Worldwide icon-chevron-right South Pacific icon-chevron-right Australia icon-chevron-right Sydney icon-chevron-right Six artists to collect at the Homeground Arts Market

Six artists to collect at the Homeground Arts Market

Discover original art, craft, homewares and jewellery made by First Nations peoples
Indigenous artwork
Photograph: Supplied Julieanne Ngwarraye Morton 'My Country and Bush Medicine Plants' (2016)
By Sponsored Content |

Returning to Homeground Festival this year is the arts market, where visitors will be able to view and purchase art, craft, homewares and jewellery created by First Nations people from across Australia and the Pacific Islands. Held over two days on the Opera House’s forecourt, it’s an opportunity to acquire original art, learn about traditional practices and meet some of the most respected Indigenous artists in the country.

Whether you’re looking for something to wear, gift, display or collect, there’s sure to be something at the market that will capture your eye or imagination. Here are six artists and collectives to look out for.

1. Vernon Ah Kee

Conceptual artist Vernon Ah Kee’s wide-ranging practice includes everything from emotive large-scale pencil portraits of family members to politically-charged text-based works, paintings, sculpture and video. A member of the Kuku Yalandji, Waanji, Yidinji and Gugu Yimithirr peoples of Far North Queensland, his most impacting works confront contemporary race issues and white normativity using the history and language of colonisation. Many use puns and wordplay to highlight undercurrents of racism in Australian society to discomfiting effect. Ah Kee represented Australia at the Venice Biennale in 2009, and has had held solo exhibitions around the world, including the US, New Zealand, Canada and most recently as part of the last Sydney Festival with Not an Animal or a Plant.

2. Andy Snelgar

Ngemba artist Andy Snelgar uses traditional practices that have lasted since the Dreamtime to carve intricate designs on hard and soft wood shields, boomerangs and clubs. Hailing from Taree in New South Wales, his practice explores storytelling through objects, creating tools and weapons that held functional use for his ancestors – such as hunting, gathering and corroboree – and now artistic purpose. Snelgar uses chisels and tomahawks to carve, and natural ochres and resins to paint designs that recall the stories of his ancestors and depict connections to the land, ocean, wildlife and spirituality. His work has been exhibited widely around NSW, and he was an artist in residence at the Art Gallery of NSW in 2016.

Photograph: Supplied 

3. Mulapa

Mulapa means ‘true’ in Pitjantjatjara. It encapsulates this not-for-profit organisation’s guiding principle of providing authentic, ethically-sourced art that returns profits to Indigenous organisations such as the Indigenous Literacy Foundation. Judi Muller, Mulapa’s founder, has said that she believes people should not buy art unless it “makes your heart sing”. At Homeground they’ll be representing several art centres from the Central Desert region of the Northern Territory, including Iltja Ntjarra Many Hands, a collective of watercolourists from Alice Springs carrying on the Hermannsberg tradition, as well as Warlukurlangu Artists, who are known for their bold and bright colour palettes.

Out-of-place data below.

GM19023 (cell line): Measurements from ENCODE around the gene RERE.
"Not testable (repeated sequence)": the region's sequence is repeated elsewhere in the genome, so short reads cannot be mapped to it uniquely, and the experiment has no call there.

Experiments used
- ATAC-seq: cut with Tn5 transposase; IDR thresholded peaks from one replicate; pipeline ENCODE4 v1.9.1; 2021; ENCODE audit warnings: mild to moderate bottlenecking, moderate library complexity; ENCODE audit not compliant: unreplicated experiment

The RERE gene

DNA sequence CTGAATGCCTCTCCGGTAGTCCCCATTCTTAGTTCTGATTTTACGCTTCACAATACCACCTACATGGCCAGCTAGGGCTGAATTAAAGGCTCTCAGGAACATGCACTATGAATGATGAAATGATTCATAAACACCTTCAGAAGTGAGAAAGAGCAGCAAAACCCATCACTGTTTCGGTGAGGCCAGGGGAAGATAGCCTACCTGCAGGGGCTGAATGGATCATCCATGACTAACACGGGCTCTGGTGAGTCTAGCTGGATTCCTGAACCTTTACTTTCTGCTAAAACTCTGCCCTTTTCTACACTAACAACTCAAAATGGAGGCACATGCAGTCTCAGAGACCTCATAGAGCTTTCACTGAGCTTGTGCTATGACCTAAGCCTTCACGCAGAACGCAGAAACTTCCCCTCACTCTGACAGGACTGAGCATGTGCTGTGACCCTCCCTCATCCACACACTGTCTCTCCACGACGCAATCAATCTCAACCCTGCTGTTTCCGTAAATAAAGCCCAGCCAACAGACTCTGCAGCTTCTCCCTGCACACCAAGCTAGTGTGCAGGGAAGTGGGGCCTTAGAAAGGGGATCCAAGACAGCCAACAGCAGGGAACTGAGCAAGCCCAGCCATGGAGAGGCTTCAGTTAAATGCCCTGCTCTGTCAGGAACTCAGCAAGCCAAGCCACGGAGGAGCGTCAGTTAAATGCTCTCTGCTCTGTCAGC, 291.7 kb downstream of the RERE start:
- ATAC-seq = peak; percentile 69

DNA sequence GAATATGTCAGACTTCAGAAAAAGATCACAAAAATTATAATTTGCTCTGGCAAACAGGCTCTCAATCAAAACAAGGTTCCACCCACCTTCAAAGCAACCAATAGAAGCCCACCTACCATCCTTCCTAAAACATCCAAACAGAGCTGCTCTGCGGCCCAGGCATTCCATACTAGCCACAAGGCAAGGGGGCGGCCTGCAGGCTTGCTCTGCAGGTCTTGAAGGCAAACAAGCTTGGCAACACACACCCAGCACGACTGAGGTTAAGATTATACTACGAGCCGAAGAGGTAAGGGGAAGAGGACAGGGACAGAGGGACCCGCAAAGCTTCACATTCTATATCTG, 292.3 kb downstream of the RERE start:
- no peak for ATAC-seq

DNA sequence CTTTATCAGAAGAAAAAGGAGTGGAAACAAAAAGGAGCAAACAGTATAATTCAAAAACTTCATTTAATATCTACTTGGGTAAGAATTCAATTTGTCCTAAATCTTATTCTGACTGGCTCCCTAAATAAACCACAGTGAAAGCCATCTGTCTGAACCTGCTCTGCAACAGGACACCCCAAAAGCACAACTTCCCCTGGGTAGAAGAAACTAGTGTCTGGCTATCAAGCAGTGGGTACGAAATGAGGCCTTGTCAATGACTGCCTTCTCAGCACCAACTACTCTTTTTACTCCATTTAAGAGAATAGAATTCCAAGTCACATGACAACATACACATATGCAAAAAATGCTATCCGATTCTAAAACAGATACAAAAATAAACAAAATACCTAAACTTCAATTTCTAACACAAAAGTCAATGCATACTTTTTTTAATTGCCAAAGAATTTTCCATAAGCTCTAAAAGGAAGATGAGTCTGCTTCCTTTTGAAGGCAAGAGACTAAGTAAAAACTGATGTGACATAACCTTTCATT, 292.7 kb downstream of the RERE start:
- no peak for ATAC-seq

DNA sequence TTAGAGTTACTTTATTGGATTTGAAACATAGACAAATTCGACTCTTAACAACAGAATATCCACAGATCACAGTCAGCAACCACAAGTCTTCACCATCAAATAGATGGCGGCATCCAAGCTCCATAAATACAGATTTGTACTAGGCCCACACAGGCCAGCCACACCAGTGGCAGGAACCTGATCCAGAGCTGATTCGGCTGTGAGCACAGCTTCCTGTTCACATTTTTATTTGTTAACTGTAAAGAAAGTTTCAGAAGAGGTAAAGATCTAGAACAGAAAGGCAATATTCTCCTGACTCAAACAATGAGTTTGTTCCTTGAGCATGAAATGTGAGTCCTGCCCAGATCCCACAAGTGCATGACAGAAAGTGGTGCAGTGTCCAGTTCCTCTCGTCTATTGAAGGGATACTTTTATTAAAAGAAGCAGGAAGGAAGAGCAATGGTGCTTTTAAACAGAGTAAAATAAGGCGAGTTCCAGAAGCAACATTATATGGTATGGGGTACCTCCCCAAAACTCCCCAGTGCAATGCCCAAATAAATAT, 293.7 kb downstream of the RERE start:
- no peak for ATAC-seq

4. Mowanjum Aboriginal Art and Cultural Centre

These artists from the Mowanjum community outside Derby, Western Australia are united in their belief that Wandjina – cloud and rain spirits from the Kimberley region – are a sacred force and the creators of the land. The right to depict Wandjinas is only permitted to those who have been through years of initiations and ceremonies, and as such these artists are the official custodians of Wandjina law and iconography. One of the most striking figures in art from the region, Wandjinas have large eyes and no mouth, and are often painted with headdresses that represent different types of storms.

Photograph: Supplied 

5. Ampilatwatja

Established near Alice Springs, the artworks of the Ampilatwatja community are distinctive in their use of fine dots within bright, figurative depictions of the land. Paying homage to traditional bush medicine, plant and animal life, their works all convey a deep connection to country. In accordance with religious laws, which permit the communication of only small amounts of knowledge to the uninitiated, Ampilatwatja artists use visual narratives and delicately layered dots to mask and conceal sacred information, creating numerous layers of meaning that can be gleaned depending on the ritual standing of the viewer – there is an “outside” story for the public to see, and an “inside” story for those that are initiated.

6. Kay Lee Williams

Specialising in palm baskets and wearable art scarves, Kamilaroi woman Kay Lee Williams creates objects that harbour a deep connection to identity and place, whether through weaving with gathered Bangalow palm fronds or eco-dyeing with harvested botanicals and minerals. Her works represent elements of water and earth, and she often integrates materials from the land such as gum tree leaves, grevilleas and kangaroo paw into her practice.

Photograph: Supplied

The Homeground Arts Markets will be open 1-8pm Saturday November 25 and 10am-7pm Sunday November 26 on the Opera House Forecourt.

More to explore